Seymour Doolittle, A Vintage Vignette

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Seymour Doolittle
A Vintage Vignette by John P. Rankin
December 26, 2007

The blacksmith that lived where Main Street intersects Sullivan Street, on the lot now occupied by Sara Whitworth’s house, was born in Connecticut on December 18, 1821. He came to Madison before 1870, but he was not found here in the 1860 census. The 1870 census shows both Jeremiah (Jared) and Seymour Doolittle as being born in Connecticut but living in Madison. Seymour was the village blacksmith, while Jared was a carpenter. Jared was five years younger than Seymour. Both Doolittles were married to women born in Alabama, with Seymour’s children shown as born in Michigan. Jared’s only child was one year old, born in Alabama. From this information, it is assumed that the Doolittles were probably brothers and lived in Michigan before coming to Madison after the Civil War.

Since Seymour was born in 1821, he was a bit old to serve in the army, but Jared could well have served in the conflict. Seymour married Indiana Pocahontas Gewin as his second wife in January of 1875. She was a postmistress for a time in Madison before the marriage. Jared married Mary Sturdivant here in March of 1867. Mary (age 15 in 1860) was apparently a sister of Madison grocer John J. Sturdivant (20) and his brother William C. Sturdivant (22). The older brothers headed an 1860 household with three more siblings under the age of 20. No parents were listed.

Little is known of Jared’s life in Madison, other than that he was born in 1826 in Connecticut and died here in 1872. He is buried in the city cemetery, and old records noted that there was a Confederate Iron Cross at his grave. The cross is gone now, but it indicated that he served the Southern army, not the Union cause. Seymour’s tombstone shows that he was a Mason, dying in April of 1911. He had a son, William G. or E. Doolittle, born in April of 1888. William, still single, appears in the 1920 census in the household of his uncle William T. Gewin. Edward P. Doolittle, a son by Seymour’s first wife (name unknown) was a brakeman for the railroad and married Josephine Neal. Edward (born in Michigan in 1851; died 1890) and Josephine are buried in the family plot in the city cemetery.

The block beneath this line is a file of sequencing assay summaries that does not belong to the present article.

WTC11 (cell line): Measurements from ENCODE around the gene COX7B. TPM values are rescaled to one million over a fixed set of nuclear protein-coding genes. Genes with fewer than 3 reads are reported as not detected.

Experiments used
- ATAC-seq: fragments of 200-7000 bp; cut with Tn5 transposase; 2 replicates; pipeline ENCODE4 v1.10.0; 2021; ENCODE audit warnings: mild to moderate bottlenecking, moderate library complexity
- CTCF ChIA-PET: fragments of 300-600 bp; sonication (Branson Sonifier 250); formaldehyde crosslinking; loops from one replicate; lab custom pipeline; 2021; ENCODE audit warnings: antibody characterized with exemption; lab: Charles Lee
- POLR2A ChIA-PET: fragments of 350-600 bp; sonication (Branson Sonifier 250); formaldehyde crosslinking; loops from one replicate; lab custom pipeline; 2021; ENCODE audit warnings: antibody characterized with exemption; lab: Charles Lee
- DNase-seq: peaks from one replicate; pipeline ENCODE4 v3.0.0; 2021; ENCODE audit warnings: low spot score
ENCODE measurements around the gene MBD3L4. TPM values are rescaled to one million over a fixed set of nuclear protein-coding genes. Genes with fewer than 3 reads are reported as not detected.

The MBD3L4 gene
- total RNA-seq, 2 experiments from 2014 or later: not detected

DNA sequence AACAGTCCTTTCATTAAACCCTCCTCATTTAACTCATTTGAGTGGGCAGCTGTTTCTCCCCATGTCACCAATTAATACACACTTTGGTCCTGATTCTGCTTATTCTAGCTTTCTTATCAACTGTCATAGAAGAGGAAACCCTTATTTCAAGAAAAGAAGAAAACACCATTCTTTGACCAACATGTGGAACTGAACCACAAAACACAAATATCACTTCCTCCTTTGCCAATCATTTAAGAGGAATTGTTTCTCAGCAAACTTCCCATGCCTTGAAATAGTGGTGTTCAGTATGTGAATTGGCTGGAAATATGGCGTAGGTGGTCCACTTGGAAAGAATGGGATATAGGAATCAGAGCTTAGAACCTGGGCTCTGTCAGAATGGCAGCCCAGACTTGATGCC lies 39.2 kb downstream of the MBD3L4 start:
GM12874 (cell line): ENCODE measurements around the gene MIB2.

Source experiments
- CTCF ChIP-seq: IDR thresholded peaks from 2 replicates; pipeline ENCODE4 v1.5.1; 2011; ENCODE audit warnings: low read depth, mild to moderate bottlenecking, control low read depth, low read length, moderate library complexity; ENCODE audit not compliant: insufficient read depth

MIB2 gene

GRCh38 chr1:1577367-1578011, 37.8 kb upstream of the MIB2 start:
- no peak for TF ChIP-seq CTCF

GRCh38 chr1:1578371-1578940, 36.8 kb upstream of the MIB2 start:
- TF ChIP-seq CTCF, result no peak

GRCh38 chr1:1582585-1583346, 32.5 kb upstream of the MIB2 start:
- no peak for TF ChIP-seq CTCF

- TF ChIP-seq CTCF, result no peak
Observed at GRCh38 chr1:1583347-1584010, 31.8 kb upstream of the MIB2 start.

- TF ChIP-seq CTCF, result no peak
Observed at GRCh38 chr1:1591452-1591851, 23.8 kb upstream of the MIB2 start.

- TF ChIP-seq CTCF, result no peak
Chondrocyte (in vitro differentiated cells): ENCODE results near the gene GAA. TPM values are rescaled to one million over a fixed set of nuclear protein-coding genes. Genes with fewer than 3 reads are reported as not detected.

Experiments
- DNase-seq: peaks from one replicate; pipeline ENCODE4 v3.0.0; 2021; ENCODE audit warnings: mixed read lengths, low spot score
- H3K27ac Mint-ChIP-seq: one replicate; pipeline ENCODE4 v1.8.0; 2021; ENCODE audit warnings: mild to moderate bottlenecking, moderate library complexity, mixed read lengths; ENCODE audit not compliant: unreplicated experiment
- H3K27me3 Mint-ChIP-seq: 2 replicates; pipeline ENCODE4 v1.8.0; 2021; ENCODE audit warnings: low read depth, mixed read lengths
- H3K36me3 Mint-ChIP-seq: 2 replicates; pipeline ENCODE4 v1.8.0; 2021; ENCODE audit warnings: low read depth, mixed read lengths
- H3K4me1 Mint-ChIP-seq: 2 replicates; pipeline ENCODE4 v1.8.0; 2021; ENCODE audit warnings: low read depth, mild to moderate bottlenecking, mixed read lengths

Seymour Doolittle was heavily involved in the civic affairs of Madison. On July 14, 1885, his fellow stockholders of the newly formed Madison Male and Female Academy Association elected him to serve as a trustee of the Academy. His fellow trustees were W. T. Garner, John W. Burton, William A. Russell, and George W. Wise. In records of the 1895 incorporation of Madison High School (today’s elementary school on College Street), S. M. Doolittle is listed among the trustees approved by the Alabama legislature. Other trustees were John B. Floyd, C. G. Fennel, James A. Watkins, J. A. Humphrey, Arthur H. Lewis, and Marion A. Bishop. Additionally, it appears that Seymour gave newly freed former slaves a start in business, as the household adjacent to his in the 1870 census was headed by Henry and Cornelia Seay, the prominent black family of Madison who were central figures in the establishment of churches and schools for their race in the early 1900s. Henry Seay’s occupation in 1870 was listed as blacksmith. Seay and Seymour Doolittle likely worked together in the same shop, living on the same lot in Madison, in an early time of cooperation and mutual support in the young village.

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